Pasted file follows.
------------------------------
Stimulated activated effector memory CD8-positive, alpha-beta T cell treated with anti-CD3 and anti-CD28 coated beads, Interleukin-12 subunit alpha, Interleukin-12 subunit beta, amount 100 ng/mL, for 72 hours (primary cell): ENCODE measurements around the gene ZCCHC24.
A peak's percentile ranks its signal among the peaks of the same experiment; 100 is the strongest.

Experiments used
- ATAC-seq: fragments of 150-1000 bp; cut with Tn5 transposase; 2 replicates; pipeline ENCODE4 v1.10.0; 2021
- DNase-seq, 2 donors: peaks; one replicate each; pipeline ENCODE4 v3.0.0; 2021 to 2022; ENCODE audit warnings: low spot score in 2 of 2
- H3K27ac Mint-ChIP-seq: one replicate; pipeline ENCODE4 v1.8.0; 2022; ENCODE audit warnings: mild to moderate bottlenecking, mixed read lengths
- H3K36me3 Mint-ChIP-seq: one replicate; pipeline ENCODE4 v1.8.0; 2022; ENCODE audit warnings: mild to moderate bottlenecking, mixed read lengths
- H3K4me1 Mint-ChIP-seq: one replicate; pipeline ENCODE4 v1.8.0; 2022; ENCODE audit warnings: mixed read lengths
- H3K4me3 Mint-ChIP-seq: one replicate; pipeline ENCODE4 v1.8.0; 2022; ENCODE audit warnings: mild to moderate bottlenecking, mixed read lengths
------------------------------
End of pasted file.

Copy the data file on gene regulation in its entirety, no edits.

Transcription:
Stimulated activated effector memory CD8-positive, alpha-beta T cell treated with anti-CD3 and anti-CD28 coated beads, Interleukin-12 subunit alpha, Interleukin-12 subunit beta, amount 100 ng/mL, for 72 hours (primary cell): ENCODE measurements around the gene ZCCHC24.
A peak's percentile ranks its signal among the peaks of the same experiment; 100 is the strongest.

Experiments used
- ATAC-seq: fragments of 150-1000 bp; cut with Tn5 transposase; 2 replicates; pipeline ENCODE4 v1.10.0; 2021
- DNase-seq, 2 donors: peaks; one replicate each; pipeline ENCODE4 v3.0.0; 2021 to 2022; ENCODE audit warnings: low spot score in 2 of 2
- H3K27ac Mint-ChIP-seq: one replicate; pipeline ENCODE4 v1.8.0; 2022; ENCODE audit warnings: mild to moderate bottlenecking, mixed read lengths
- H3K36me3 Mint-ChIP-seq: one replicate; pipeline ENCODE4 v1.8.0; 2022; ENCODE audit warnings: mild to moderate bottlenecking, mixed read lengths
- H3K4me1 Mint-ChIP-seq: one replicate; pipeline ENCODE4 v1.8.0; 2022; ENCODE audit warnings: mixed read lengths
- H3K4me3 Mint-ChIP-seq: one replicate; pipeline ENCODE4 v1.8.0; 2022; ENCODE audit warnings: mild to moderate bottlenecking, mixed read lengths